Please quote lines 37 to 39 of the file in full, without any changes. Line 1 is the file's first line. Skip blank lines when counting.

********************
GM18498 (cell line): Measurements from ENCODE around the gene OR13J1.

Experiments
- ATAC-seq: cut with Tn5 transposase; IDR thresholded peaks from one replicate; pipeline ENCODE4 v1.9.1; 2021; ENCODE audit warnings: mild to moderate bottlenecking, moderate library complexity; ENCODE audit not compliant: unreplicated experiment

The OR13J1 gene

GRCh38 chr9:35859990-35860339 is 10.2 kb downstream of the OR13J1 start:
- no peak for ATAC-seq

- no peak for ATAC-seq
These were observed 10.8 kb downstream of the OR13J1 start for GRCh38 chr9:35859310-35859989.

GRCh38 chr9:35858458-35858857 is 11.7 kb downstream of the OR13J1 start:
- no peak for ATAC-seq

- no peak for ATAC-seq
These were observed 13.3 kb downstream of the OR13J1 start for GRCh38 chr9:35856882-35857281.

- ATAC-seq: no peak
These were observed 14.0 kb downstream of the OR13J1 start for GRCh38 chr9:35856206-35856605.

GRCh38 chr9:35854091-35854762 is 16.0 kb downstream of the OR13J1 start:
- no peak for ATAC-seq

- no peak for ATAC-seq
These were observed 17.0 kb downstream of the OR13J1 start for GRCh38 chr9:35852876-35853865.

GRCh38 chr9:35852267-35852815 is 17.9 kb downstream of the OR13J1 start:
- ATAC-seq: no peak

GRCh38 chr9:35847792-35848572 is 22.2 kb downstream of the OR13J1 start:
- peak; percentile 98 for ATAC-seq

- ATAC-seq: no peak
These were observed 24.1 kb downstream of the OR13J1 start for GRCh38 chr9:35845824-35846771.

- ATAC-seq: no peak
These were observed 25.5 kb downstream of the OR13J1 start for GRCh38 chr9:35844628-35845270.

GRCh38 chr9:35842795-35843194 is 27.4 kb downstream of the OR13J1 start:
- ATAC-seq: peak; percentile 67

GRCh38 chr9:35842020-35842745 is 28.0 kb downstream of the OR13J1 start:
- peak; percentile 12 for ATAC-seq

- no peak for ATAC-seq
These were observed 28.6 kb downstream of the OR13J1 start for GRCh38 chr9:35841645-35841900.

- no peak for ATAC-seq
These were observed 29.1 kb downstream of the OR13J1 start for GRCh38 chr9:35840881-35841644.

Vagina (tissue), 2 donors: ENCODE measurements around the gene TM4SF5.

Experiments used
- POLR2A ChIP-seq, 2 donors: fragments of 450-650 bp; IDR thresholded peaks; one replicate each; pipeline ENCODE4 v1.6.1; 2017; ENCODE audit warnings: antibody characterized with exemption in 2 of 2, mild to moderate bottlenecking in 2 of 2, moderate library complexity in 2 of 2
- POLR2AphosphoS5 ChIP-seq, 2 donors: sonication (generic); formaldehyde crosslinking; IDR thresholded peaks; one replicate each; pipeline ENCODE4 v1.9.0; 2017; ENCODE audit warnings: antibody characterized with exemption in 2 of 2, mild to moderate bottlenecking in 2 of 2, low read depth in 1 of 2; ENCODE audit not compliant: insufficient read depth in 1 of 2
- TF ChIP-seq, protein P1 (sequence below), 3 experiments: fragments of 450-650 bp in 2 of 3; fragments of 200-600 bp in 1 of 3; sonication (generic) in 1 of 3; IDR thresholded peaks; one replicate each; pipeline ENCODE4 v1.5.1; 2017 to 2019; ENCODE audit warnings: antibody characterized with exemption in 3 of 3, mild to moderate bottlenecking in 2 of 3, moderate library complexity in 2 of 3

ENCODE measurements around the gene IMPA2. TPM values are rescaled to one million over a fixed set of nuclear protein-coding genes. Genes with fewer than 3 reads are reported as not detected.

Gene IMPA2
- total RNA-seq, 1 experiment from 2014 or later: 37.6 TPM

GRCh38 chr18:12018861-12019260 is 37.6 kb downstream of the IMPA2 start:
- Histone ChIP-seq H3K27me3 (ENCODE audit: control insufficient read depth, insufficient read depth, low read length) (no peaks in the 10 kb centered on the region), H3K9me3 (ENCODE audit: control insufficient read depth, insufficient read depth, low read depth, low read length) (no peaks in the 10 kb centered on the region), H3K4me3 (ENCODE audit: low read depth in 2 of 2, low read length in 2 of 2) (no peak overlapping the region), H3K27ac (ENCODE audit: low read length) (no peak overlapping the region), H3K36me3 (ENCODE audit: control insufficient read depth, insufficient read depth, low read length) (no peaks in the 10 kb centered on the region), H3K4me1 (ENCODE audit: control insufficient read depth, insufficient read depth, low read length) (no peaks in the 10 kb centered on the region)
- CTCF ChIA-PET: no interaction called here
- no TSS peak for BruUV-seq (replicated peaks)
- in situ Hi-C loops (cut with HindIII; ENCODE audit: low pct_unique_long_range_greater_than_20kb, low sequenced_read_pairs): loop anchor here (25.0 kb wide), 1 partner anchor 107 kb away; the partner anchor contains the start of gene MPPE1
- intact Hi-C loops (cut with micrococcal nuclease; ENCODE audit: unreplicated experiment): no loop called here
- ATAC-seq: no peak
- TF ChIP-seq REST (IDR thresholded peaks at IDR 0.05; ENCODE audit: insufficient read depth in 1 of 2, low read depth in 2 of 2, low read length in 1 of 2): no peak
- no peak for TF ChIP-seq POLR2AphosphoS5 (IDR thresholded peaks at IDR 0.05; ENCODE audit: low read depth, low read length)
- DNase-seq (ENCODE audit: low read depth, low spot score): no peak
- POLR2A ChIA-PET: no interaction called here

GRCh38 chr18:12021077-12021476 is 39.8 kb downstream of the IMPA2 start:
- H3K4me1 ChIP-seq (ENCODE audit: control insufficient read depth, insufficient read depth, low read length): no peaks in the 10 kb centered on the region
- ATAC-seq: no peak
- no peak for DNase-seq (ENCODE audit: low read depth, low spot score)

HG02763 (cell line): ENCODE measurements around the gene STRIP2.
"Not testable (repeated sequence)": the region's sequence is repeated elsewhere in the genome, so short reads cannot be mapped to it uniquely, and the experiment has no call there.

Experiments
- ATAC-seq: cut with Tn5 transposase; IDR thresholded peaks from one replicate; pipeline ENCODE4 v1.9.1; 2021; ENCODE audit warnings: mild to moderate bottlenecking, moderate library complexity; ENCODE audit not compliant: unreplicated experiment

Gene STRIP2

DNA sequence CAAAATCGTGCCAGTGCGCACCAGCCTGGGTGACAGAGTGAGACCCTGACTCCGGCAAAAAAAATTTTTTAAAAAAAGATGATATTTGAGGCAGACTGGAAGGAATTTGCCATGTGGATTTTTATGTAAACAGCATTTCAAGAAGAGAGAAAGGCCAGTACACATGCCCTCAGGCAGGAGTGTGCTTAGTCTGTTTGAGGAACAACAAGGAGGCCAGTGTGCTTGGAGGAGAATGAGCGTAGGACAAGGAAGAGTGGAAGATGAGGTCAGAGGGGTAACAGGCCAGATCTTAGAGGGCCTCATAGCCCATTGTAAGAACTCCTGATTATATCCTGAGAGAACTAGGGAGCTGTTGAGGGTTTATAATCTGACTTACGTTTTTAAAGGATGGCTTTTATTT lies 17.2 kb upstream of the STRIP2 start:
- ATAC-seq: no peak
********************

- POLR2A ChIP-seq, 2 donors: fragments of 450-650 bp; IDR thresholded peaks; one replicate each; pipeline ENCODE4 v1.6.1; 2017; ENCODE audit warnings: antibody characterized with exemption in 2 of 2, mild to moderate bottlenecking in 2 of 2, moderate library complexity in 2 of 2
- POLR2AphosphoS5 ChIP-seq, 2 donors: sonication (generic); formaldehyde crosslinking; IDR thresholded peaks; one replicate each; pipeline ENCODE4 v1.9.0; 2017; ENCODE audit warnings: antibody characterized with exemption in 2 of 2, mild to moderate bottlenecking in 2 of 2, low read depth in 1 of 2; ENCODE audit not compliant: insufficient read depth in 1 of 2
- TF ChIP-seq, protein P1 (sequence below), 3 experiments: fragments of 450-650 bp in 2 of 3; fragments of 200-600 bp in 1 of 3; sonication (generic) in 1 of 3; IDR thresholded peaks; one replicate each; pipeline ENCODE4 v1.5.1; 2017 to 2019; ENCODE audit warnings: antibody characterized with exemption in 3 of 3, mild to moderate bottlenecking in 2 of 3, moderate library complexity in 2 of 3